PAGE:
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Pandemic anti-hunger programs end, yet need grows

During the height of the COVID-19 pandemic, many organizations and governmental agencies bolstered their support of hunger-related needs across the United States. In the last several months, as many of these anti-hunger programs and supports have ended, the need in many communities across the country has not lessened. In the midst of historic rates of inflation, Feeding America has reported that 80% of U.S. food banks are facing increased demand during this time.

Haley Barker, Riley Farrell, and Marika Proctor with the Religion News Service write:

“For the households that were already food insecure in 2020, nearly half of those reported using a food pantry,” said Jordan Teague, interim director for policy analysis and coalition building at Bread for the World. “Now, more people are facing the crisis. We’re all sort of feeling that pinch, and government programs are coming to an end.”

Since the 1980s, the U.S. Department of Agriculture has donated surplus commodities it buys to stabilize farm prices to the Charitable Food Assistance System, a network of food banks. For four years, the Trump administration bolstered the program to offset the cost of its tariff increases, raising the share of the USDA’s contributions to as much as 15% of some food banks’ supplies. Those resources, too, have now tailed off.

“We saw a real increase even before the pandemic hit in those USDA commodities and, obviously, during the pandemic, USDA made more commodities available as well,” said Celia Cole, CEO of Feeding Texas, a food security organization based in Austin. “Now, without them, we’re seeing a drop-off.”

Food banks are looking more than ever to make up the gaps with private monetary donations, and government financial assistance. “For every dollar donated to a food bank, we can stretch it to four meals,” said Cole. “We encourage people to be educated with their elected officials in support of hunger-fighting programs like SNAP and the Child Nutrition Programs.”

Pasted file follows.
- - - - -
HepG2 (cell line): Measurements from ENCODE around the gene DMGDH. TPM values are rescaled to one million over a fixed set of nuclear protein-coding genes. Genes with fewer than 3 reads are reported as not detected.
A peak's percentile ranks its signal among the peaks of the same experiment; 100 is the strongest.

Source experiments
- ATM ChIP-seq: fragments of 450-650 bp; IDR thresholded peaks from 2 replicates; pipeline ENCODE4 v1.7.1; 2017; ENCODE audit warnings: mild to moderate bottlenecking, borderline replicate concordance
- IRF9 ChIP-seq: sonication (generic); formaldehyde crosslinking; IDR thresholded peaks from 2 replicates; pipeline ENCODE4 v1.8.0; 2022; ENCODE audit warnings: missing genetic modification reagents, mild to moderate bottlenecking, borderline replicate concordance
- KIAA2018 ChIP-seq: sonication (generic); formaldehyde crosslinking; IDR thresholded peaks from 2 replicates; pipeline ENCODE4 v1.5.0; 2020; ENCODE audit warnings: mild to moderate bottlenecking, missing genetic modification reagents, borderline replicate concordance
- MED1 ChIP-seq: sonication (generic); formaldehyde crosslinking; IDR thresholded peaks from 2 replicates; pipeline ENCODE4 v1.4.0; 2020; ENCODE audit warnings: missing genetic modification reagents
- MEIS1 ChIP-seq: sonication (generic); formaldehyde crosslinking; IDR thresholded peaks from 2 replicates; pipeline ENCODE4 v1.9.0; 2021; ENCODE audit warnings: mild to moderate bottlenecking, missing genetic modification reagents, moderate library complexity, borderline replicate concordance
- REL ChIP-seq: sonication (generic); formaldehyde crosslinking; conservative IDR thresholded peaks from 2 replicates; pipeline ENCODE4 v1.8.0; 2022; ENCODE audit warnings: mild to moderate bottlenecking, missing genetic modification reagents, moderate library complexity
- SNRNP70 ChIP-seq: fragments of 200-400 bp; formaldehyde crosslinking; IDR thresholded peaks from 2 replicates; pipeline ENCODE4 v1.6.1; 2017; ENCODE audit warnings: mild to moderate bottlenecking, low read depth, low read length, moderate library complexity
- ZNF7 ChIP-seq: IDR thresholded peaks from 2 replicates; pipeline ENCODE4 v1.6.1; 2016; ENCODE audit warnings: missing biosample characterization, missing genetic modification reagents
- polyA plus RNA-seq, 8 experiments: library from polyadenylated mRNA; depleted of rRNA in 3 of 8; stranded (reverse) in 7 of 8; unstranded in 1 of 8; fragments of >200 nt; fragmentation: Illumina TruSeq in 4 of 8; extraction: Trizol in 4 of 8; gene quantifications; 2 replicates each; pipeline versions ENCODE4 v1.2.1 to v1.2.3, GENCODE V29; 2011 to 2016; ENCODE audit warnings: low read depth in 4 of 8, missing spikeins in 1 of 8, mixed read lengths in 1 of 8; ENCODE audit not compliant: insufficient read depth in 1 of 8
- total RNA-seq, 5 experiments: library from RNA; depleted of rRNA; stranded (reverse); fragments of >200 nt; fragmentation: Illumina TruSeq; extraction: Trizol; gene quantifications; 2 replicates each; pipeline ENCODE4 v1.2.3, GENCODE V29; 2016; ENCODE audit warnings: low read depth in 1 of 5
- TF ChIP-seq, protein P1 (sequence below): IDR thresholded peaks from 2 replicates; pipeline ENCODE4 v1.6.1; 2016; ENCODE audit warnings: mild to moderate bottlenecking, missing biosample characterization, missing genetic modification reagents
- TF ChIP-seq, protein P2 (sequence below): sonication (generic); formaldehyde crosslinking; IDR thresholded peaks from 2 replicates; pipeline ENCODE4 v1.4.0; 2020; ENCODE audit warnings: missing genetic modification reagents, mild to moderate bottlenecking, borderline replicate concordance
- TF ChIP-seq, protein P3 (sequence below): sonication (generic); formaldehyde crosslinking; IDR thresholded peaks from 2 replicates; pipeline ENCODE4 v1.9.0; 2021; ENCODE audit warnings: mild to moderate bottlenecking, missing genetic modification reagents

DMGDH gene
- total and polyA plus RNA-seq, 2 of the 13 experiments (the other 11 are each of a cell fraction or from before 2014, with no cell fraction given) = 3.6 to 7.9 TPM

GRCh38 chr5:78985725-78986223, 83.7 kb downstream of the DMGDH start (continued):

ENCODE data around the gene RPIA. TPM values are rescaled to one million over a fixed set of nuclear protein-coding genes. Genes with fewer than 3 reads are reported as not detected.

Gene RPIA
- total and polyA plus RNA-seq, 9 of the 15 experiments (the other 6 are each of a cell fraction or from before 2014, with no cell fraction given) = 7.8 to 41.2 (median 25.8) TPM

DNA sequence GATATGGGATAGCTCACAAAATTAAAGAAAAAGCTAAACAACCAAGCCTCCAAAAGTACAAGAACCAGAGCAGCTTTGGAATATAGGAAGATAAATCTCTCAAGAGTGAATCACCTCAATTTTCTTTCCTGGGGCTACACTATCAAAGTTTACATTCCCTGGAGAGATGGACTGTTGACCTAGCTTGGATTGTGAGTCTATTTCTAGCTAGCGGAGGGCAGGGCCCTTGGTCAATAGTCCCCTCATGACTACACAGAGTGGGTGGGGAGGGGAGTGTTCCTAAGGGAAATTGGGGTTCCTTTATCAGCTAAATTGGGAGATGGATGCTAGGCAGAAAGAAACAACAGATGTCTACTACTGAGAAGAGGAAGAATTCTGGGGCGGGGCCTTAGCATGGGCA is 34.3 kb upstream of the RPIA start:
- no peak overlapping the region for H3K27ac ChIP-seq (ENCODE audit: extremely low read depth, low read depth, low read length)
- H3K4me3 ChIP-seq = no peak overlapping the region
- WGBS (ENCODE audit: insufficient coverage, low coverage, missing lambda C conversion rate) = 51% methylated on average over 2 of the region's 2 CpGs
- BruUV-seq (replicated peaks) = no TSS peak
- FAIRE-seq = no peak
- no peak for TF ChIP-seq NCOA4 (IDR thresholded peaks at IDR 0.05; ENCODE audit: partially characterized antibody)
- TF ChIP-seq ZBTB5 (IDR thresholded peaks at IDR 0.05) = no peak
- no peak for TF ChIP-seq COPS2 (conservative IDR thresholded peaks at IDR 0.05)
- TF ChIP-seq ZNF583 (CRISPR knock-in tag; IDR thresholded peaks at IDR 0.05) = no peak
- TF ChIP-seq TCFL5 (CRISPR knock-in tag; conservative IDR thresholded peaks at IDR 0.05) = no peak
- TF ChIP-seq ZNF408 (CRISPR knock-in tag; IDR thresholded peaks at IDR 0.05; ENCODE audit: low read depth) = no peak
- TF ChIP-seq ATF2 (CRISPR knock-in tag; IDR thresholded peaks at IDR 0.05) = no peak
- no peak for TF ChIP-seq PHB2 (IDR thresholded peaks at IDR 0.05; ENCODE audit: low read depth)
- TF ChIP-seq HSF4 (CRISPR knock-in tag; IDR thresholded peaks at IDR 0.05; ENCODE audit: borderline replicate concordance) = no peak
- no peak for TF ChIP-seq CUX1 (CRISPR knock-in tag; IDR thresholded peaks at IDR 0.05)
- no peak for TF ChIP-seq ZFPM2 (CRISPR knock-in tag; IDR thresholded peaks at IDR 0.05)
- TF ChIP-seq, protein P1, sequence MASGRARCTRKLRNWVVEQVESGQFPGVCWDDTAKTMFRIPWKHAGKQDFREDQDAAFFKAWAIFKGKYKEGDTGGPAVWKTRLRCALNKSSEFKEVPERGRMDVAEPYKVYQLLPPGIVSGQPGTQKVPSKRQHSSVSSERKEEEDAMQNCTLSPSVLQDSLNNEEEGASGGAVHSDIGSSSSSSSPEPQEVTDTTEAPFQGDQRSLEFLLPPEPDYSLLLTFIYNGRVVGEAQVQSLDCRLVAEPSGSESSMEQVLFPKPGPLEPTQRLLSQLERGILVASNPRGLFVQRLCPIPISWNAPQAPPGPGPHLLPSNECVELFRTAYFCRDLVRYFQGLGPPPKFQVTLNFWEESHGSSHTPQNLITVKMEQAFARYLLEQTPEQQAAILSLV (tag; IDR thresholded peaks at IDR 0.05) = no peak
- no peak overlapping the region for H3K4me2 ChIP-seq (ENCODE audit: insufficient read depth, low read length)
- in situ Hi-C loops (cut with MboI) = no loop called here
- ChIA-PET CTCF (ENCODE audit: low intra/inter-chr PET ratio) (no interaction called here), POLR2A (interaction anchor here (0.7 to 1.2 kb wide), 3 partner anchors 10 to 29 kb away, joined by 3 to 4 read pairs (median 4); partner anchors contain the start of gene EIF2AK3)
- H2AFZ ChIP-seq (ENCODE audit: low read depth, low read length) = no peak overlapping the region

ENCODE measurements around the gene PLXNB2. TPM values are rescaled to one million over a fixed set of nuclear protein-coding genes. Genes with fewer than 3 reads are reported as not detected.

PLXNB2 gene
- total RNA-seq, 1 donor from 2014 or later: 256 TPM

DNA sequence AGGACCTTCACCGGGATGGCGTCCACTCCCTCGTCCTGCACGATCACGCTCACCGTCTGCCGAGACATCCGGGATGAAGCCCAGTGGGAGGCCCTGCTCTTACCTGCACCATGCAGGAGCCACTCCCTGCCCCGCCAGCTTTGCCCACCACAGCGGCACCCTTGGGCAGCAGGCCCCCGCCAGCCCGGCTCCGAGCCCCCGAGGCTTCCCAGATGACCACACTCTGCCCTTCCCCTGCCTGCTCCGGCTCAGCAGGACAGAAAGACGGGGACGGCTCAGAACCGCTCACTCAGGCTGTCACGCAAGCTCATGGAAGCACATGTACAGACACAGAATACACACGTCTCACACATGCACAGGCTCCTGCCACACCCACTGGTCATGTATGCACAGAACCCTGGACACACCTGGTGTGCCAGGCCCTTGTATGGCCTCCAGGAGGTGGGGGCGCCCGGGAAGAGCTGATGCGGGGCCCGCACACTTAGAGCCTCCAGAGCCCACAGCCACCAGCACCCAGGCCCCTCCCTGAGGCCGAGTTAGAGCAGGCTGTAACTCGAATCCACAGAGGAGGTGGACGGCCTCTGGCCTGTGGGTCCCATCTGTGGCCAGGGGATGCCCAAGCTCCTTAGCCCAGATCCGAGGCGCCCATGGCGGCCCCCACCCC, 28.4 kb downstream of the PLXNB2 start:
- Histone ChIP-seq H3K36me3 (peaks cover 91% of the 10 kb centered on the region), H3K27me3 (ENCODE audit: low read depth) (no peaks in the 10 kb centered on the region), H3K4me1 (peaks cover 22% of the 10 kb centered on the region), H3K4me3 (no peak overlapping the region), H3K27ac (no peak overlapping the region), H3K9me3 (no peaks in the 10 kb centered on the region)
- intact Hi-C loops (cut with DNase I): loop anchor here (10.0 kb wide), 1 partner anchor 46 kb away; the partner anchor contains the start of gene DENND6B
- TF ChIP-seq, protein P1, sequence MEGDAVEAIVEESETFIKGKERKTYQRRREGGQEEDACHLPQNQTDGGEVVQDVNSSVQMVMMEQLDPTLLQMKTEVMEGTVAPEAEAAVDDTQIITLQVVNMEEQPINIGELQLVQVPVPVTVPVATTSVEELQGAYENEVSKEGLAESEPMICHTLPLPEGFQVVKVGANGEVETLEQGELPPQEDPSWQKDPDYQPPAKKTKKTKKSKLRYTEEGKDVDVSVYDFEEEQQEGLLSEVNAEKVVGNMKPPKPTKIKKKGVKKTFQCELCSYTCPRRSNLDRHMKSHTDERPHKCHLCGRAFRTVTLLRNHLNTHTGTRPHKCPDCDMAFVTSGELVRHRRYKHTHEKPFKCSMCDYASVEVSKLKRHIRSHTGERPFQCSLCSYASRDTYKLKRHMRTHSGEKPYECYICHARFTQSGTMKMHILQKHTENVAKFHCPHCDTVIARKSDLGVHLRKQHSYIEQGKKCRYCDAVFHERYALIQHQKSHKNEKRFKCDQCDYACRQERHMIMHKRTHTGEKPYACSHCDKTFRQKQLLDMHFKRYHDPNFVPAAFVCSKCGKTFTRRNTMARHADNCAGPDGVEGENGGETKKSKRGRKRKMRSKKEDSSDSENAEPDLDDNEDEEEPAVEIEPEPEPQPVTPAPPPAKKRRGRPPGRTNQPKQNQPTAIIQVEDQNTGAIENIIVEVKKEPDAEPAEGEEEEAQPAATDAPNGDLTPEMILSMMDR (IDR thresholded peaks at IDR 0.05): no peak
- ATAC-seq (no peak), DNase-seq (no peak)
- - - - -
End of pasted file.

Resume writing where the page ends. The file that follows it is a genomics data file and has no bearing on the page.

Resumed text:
While there are no immediate solutions to the gap in getting resources to those who need them most currently, leaders are confident that the generosity and perseverance of communities will continue to carry them through.

Barker, Farrell, and Proctor write:

“People are generous,” said Darra Slagle, director of Rose’s Bounty, a food pantry operating out of Stratford Street United Church in Boston, “and when they are made aware of the need, are able to help. I encourage people to give to their local food pantries. They could use money to get the things that they need.”

Hoffman at the Midwest Food Bank said prayer is another life raft for anti-hunger operations.

“We have a lot of prayer warriors,” he said. “The faith community is a huge part of what we do, (and) many churches pray for us. The Bible says, ‘The poor you’ll have with you always,’ so we know we have a job that needs to be done, and we’ll keep getting it done.”

Read the full article here.

Featured Image by Aaron Doucett on Unsplash

 

 

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